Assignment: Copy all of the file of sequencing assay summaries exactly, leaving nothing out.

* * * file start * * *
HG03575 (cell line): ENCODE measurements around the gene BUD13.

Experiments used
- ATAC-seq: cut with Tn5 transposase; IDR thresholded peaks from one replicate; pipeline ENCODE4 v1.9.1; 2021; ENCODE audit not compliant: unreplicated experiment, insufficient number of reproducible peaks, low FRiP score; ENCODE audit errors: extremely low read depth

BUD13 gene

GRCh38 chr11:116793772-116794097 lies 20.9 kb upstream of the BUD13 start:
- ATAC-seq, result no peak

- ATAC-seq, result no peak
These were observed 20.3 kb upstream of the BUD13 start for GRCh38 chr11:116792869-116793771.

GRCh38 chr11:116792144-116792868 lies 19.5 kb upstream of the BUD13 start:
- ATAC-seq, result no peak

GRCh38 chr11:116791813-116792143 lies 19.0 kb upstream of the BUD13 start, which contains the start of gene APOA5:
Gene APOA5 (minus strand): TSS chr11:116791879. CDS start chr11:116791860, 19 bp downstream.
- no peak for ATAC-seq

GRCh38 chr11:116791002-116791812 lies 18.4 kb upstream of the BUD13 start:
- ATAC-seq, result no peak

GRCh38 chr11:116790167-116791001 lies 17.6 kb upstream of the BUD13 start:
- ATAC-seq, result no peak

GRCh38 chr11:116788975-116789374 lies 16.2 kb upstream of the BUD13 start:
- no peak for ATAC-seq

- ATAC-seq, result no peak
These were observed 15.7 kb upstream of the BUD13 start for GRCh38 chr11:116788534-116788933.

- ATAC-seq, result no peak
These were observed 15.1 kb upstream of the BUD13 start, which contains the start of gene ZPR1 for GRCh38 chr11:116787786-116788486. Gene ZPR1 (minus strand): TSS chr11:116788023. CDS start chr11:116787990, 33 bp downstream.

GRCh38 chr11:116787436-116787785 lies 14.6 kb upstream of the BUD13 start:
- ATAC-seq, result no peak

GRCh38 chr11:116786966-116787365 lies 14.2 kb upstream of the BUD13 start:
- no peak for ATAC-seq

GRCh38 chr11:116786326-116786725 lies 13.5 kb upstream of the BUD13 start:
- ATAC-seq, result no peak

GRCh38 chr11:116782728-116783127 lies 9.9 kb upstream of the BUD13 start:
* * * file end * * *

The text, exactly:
HG03575 (cell line): ENCODE measurements around the gene BUD13.

Experiments used
- ATAC-seq: cut with Tn5 transposase; IDR thresholded peaks from one replicate; pipeline ENCODE4 v1.9.1; 2021; ENCODE audit not compliant: unreplicated experiment, insufficient number of reproducible peaks, low FRiP score; ENCODE audit errors: extremely low read depth

BUD13 gene

GRCh38 chr11:116793772-116794097 lies 20.9 kb upstream of the BUD13 start:
- ATAC-seq, result no peak

- ATAC-seq, result no peak
These were observed 20.3 kb upstream of the BUD13 start for GRCh38 chr11:116792869-116793771.

GRCh38 chr11:116792144-116792868 lies 19.5 kb upstream of the BUD13 start:
- ATAC-seq, result no peak

GRCh38 chr11:116791813-116792143 lies 19.0 kb upstream of the BUD13 start, which contains the start of gene APOA5:
Gene APOA5 (minus strand): TSS chr11:116791879. CDS start chr11:116791860, 19 bp downstream.
- no peak for ATAC-seq

GRCh38 chr11:116791002-116791812 lies 18.4 kb upstream of the BUD13 start:
- ATAC-seq, result no peak

GRCh38 chr11:116790167-116791001 lies 17.6 kb upstream of the BUD13 start:
- ATAC-seq, result no peak

GRCh38 chr11:116788975-116789374 lies 16.2 kb upstream of the BUD13 start:
- no peak for ATAC-seq

- ATAC-seq, result no peak
These were observed 15.7 kb upstream of the BUD13 start for GRCh38 chr11:116788534-116788933.

- ATAC-seq, result no peak
These were observed 15.1 kb upstream of the BUD13 start, which contains the start of gene ZPR1 for GRCh38 chr11:116787786-116788486. Gene ZPR1 (minus strand): TSS chr11:116788023. CDS start chr11:116787990, 33 bp downstream.

GRCh38 chr11:116787436-116787785 lies 14.6 kb upstream of the BUD13 start:
- ATAC-seq, result no peak

GRCh38 chr11:116786966-116787365 lies 14.2 kb upstream of the BUD13 start:
- no peak for ATAC-seq

GRCh38 chr11:116786326-116786725 lies 13.5 kb upstream of the BUD13 start:
- ATAC-seq, result no peak

GRCh38 chr11:116782728-116783127 lies 9.9 kb upstream of the BUD13 start: